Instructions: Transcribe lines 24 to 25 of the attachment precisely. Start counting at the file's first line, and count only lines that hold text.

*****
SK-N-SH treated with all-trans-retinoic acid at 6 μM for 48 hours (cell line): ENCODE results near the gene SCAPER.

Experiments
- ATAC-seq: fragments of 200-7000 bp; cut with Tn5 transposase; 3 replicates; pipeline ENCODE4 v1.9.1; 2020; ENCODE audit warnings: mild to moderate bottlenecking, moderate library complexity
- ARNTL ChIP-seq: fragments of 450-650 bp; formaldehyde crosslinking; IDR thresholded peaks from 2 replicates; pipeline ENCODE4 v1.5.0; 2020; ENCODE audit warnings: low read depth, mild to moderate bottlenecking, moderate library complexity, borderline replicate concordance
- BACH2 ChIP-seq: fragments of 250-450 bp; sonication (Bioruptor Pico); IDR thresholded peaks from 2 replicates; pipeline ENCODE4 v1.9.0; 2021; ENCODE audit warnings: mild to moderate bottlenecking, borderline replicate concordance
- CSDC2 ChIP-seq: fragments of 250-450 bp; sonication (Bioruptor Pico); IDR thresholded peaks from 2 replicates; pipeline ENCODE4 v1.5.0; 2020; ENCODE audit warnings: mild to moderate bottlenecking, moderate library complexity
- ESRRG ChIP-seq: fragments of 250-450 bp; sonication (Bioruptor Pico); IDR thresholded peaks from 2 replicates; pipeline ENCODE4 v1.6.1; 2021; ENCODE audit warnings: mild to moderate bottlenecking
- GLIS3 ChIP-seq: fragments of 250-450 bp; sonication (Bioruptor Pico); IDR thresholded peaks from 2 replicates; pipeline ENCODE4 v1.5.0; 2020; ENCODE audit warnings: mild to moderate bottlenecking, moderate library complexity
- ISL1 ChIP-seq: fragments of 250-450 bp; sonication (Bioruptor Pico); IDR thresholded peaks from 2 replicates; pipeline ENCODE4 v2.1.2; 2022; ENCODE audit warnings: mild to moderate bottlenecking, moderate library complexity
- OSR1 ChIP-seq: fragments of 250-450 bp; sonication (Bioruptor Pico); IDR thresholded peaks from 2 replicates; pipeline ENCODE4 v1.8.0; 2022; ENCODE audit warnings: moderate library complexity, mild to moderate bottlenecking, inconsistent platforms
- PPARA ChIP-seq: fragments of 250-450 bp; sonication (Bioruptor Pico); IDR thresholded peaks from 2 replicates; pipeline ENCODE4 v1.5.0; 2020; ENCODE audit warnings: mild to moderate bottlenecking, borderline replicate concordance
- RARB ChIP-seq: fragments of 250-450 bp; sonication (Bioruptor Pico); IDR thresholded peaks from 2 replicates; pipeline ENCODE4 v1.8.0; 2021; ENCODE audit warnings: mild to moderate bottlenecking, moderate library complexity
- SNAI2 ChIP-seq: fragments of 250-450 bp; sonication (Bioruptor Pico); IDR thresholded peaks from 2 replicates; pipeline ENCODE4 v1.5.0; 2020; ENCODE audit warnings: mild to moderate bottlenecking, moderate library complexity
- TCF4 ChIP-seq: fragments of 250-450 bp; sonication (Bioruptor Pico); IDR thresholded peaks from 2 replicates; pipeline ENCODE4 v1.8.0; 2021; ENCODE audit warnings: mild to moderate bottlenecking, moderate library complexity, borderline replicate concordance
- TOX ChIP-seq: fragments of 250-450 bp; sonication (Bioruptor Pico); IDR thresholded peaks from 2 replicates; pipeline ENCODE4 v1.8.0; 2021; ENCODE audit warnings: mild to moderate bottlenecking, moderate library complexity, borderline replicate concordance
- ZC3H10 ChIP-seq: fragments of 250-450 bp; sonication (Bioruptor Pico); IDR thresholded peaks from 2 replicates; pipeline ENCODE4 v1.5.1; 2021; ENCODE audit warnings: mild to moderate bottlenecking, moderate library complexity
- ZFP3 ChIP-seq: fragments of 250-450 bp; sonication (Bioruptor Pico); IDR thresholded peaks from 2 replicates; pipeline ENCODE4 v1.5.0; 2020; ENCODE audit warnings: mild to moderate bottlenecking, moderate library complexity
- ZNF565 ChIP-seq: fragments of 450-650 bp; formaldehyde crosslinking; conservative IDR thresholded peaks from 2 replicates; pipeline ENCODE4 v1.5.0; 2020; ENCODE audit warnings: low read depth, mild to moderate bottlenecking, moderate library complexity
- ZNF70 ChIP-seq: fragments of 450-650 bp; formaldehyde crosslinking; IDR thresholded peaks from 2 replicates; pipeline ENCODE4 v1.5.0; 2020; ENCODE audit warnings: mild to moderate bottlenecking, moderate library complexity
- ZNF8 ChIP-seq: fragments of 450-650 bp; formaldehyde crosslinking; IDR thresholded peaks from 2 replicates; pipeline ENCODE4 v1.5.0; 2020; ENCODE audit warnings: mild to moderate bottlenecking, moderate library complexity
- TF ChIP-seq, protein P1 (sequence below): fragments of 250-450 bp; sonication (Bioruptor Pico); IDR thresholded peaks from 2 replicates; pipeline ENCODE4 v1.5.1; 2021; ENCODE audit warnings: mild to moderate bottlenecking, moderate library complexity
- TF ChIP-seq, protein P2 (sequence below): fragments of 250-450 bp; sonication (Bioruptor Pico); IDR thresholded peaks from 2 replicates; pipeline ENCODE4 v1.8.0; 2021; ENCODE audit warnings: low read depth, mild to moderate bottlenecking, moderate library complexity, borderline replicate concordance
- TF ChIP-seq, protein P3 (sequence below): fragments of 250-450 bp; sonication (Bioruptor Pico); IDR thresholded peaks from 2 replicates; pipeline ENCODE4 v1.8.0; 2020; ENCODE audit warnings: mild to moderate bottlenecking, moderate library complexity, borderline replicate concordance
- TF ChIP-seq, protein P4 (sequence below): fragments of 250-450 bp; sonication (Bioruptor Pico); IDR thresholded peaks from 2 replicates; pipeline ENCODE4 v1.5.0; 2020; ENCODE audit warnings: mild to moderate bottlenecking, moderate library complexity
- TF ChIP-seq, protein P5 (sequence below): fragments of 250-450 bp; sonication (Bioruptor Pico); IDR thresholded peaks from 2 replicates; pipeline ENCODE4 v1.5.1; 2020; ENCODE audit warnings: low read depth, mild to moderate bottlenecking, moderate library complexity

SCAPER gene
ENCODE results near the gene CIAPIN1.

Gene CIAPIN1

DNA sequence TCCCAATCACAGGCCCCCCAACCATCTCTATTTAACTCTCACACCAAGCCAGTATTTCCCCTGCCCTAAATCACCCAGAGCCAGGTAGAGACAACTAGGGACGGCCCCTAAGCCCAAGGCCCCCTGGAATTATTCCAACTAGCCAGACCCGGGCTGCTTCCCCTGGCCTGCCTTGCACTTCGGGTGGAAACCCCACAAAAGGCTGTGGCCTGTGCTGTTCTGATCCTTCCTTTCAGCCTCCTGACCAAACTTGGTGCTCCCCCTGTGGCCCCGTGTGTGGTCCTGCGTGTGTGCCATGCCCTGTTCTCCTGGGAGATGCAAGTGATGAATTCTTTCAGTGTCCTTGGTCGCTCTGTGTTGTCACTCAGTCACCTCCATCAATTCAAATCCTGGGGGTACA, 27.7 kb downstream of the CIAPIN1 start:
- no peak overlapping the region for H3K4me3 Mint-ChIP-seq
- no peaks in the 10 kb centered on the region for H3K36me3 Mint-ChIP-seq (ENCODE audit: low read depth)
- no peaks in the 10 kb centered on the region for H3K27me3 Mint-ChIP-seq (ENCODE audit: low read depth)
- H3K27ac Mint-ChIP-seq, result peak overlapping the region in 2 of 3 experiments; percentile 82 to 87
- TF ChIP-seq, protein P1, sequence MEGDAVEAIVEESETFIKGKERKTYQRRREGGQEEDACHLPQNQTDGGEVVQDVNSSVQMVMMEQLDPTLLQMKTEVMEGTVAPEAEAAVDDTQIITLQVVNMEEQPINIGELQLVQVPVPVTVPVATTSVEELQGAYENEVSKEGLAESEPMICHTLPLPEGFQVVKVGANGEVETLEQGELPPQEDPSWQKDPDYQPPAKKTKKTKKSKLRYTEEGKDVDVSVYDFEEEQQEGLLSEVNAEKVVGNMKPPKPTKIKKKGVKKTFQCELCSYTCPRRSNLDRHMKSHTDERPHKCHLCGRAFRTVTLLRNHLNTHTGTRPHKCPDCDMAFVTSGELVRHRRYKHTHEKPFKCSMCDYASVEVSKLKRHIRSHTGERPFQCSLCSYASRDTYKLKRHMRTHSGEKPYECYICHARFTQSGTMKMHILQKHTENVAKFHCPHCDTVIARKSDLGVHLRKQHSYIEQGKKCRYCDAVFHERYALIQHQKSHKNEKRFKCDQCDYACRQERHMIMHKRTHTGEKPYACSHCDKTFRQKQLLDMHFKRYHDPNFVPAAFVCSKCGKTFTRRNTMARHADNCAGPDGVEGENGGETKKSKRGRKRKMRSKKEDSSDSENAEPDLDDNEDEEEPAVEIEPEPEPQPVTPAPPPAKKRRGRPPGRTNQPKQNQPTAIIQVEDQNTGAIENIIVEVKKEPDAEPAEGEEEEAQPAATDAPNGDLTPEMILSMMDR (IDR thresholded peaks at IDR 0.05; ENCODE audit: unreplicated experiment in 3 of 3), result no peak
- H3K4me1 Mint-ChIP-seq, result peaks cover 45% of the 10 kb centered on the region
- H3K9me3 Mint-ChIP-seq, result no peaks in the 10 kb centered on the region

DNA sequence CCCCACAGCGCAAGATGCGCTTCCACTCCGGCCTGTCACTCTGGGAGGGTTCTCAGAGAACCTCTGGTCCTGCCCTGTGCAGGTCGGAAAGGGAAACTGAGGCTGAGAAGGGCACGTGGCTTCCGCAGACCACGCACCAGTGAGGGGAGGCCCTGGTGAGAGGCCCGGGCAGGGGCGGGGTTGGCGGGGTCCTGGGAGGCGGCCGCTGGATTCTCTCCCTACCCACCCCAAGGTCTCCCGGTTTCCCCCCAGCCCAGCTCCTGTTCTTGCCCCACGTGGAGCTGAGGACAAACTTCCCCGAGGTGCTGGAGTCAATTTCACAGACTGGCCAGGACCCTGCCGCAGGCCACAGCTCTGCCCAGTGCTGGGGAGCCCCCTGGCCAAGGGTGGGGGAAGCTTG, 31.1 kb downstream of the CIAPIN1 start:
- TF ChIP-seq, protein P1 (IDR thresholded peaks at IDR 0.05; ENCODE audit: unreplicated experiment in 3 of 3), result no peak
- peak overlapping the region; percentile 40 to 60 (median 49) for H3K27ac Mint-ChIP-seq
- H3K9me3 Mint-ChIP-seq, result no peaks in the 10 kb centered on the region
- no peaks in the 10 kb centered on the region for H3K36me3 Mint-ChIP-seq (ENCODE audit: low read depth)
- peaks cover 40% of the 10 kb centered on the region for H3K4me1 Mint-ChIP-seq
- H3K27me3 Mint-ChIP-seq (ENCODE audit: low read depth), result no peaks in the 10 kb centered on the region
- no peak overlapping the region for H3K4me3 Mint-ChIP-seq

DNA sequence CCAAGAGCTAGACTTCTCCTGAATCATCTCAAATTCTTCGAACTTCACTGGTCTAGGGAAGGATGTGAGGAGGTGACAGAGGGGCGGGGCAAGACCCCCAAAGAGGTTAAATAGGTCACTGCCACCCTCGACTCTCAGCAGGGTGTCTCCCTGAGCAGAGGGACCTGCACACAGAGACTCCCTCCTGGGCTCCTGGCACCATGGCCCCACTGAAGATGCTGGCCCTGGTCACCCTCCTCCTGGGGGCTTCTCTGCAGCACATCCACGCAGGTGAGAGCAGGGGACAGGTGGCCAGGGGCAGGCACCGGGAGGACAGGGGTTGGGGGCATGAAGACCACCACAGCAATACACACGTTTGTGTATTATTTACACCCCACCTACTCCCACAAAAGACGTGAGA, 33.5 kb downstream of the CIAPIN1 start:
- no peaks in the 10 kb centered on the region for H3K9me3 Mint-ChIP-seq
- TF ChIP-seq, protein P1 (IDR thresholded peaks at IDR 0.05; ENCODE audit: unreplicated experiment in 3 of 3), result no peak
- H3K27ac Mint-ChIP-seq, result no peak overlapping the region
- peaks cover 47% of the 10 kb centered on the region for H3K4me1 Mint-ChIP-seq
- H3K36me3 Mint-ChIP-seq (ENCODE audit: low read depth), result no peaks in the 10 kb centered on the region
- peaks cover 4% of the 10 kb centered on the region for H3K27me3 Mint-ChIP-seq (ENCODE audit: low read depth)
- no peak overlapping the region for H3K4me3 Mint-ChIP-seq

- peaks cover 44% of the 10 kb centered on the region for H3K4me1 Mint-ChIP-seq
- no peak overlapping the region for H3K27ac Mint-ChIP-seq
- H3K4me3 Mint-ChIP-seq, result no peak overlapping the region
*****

- TF ChIP-seq, protein P4 (sequence below): fragments of 250-450 bp; sonication (Bioruptor Pico); IDR thresholded peaks from 2 replicates; pipeline ENCODE4 v1.5.0; 2020; ENCODE audit warnings: mild to moderate bottlenecking, moderate library complexity
- TF ChIP-seq, protein P5 (sequence below): fragments of 250-450 bp; sonication (Bioruptor Pico); IDR thresholded peaks from 2 replicates; pipeline ENCODE4 v1.5.1; 2020; ENCODE audit warnings: low read depth, mild to moderate bottlenecking, moderate library complexity